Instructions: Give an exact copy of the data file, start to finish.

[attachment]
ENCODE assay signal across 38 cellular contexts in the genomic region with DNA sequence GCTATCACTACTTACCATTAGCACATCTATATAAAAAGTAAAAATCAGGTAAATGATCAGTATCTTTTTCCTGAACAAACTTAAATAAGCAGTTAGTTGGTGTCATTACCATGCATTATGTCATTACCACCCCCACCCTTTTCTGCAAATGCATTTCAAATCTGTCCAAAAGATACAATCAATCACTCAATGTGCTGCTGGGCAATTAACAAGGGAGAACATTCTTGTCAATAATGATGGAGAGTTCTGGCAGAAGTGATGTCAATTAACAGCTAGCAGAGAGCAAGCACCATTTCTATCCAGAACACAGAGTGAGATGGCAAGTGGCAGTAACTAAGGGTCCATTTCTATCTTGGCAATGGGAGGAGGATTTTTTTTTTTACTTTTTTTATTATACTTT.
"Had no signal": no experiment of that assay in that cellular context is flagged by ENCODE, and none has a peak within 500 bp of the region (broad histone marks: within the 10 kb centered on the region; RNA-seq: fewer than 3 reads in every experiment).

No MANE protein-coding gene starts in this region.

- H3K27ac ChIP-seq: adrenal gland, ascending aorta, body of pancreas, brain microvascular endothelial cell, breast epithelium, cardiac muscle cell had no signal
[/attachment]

ENCODE assay signal across 38 cellular contexts in the genomic region with DNA sequence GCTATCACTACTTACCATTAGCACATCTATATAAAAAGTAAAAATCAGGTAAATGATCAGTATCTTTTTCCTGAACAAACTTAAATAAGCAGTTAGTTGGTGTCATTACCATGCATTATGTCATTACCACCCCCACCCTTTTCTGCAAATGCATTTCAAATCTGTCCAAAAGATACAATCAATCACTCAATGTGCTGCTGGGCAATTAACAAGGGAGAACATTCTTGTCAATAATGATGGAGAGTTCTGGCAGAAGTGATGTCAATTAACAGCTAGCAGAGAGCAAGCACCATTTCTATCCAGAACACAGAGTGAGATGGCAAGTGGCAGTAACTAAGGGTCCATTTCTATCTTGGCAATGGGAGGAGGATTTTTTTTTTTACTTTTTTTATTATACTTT.
"Had no signal": no experiment of that assay in that cellular context is flagged by ENCODE, and none has a peak within 500 bp of the region (broad histone marks: within the 10 kb centered on the region; RNA-seq: fewer than 3 reads in every experiment).

No MANE protein-coding gene starts in this region.

- H3K27ac ChIP-seq: adrenal gland, ascending aorta, body of pancreas, brain microvascular endothelial cell, breast epithelium, cardiac muscle cell had no signal